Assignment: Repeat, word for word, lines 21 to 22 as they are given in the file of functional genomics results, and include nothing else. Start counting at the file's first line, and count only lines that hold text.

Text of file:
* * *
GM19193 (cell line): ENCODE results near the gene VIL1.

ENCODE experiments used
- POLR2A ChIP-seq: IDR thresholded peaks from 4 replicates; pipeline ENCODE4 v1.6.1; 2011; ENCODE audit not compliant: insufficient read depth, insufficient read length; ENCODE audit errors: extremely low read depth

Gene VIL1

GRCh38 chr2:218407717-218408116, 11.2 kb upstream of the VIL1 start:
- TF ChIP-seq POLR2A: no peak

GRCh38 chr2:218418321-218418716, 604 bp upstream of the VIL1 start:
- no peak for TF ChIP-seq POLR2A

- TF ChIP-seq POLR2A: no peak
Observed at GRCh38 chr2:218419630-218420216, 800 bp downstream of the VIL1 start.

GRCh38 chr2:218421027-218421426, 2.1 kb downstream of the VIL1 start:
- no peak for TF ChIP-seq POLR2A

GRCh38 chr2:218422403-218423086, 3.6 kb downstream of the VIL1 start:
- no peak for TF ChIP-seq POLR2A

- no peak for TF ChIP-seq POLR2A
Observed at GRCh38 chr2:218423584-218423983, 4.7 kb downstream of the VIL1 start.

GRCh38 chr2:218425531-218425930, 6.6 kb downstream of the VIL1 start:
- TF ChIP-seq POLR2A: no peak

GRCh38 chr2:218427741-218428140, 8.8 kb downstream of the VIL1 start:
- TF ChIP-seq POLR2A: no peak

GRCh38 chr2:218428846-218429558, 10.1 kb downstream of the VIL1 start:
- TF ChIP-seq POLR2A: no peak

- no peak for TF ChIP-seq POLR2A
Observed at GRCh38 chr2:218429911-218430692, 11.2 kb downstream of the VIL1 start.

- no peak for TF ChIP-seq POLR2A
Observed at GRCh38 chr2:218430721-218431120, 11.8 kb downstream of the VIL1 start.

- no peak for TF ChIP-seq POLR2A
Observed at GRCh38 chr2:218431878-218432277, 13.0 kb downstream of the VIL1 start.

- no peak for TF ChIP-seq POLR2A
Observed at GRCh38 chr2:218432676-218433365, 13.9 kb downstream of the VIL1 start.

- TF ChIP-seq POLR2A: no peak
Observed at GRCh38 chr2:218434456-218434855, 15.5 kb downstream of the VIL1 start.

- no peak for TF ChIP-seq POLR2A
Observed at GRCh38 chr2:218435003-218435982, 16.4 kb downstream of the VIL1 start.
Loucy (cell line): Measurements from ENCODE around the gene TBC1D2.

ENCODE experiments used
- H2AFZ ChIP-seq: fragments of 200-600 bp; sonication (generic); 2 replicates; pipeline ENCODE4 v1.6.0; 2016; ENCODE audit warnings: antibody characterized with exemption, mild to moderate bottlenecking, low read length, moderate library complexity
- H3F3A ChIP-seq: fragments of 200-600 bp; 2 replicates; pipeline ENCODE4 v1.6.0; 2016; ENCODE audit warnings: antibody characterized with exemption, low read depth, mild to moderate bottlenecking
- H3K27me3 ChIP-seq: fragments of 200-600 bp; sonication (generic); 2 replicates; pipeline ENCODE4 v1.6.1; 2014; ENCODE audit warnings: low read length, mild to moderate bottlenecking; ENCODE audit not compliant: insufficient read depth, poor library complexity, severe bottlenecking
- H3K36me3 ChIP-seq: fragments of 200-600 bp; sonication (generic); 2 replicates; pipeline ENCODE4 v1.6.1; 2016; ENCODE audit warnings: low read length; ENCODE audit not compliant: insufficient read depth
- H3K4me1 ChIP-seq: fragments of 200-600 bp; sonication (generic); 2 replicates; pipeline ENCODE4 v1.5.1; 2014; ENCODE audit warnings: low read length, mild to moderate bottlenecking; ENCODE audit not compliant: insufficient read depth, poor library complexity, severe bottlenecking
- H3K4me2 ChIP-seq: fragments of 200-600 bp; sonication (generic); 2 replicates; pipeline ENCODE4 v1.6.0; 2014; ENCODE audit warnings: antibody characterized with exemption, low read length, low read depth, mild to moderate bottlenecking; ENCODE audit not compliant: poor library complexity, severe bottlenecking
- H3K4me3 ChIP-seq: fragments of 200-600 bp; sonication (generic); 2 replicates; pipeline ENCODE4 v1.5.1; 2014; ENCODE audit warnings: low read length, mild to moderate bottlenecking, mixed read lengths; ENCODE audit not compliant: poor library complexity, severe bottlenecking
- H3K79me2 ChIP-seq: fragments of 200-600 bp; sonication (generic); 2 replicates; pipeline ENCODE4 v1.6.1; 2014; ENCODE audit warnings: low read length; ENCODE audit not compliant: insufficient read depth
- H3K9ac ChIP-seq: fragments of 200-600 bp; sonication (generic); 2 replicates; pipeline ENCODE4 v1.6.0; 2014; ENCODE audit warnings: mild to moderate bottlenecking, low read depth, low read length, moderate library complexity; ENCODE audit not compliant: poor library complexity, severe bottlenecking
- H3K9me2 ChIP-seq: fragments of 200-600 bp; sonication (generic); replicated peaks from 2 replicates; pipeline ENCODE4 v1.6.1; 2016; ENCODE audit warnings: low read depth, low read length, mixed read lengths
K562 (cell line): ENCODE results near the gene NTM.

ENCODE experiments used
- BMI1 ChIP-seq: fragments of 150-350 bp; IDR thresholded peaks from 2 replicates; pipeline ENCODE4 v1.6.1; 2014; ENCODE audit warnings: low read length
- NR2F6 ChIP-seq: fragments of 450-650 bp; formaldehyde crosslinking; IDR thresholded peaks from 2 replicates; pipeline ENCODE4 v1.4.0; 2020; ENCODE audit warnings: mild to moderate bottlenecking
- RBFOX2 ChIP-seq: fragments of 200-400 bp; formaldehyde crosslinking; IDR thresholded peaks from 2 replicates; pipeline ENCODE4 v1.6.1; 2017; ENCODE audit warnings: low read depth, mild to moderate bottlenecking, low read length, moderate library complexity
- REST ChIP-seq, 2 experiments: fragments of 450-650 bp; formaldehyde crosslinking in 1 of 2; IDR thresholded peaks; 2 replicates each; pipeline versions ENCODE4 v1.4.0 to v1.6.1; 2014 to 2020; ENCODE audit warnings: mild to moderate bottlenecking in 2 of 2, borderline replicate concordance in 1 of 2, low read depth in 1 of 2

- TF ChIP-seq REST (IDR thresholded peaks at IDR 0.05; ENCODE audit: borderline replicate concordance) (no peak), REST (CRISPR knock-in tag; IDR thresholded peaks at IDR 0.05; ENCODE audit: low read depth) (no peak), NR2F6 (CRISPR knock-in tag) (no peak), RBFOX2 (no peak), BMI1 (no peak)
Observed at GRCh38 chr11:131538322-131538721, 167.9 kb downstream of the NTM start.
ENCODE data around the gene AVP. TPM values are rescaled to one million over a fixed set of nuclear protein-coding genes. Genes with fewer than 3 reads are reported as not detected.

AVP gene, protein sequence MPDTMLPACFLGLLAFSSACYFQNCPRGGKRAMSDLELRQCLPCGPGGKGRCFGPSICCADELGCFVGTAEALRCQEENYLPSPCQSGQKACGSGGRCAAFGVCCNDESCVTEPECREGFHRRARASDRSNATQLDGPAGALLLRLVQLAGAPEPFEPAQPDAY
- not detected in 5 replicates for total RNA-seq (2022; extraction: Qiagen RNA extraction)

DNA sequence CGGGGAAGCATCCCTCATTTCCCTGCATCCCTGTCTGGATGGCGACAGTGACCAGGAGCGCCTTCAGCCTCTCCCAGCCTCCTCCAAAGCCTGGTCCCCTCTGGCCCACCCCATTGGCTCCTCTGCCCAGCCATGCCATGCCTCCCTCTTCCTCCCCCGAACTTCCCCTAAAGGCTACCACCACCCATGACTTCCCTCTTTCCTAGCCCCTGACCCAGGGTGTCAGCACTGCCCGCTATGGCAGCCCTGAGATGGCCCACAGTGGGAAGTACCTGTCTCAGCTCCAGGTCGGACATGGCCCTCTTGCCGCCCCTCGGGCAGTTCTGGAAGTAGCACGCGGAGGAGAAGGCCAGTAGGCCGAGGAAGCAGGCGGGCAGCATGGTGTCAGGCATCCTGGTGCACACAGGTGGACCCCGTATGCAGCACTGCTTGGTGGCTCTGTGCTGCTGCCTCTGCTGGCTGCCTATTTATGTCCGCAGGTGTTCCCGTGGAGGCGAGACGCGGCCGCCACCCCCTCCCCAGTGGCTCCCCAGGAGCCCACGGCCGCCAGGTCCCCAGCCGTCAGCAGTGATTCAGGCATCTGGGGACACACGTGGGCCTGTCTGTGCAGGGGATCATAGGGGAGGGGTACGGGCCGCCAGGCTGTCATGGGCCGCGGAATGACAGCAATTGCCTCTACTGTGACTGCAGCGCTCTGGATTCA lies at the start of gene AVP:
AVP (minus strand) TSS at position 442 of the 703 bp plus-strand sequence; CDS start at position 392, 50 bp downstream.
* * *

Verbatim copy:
GRCh38 chr2:218428846-218429558, 10.1 kb downstream of the VIL1 start:
- TF ChIP-seq POLR2A: no peak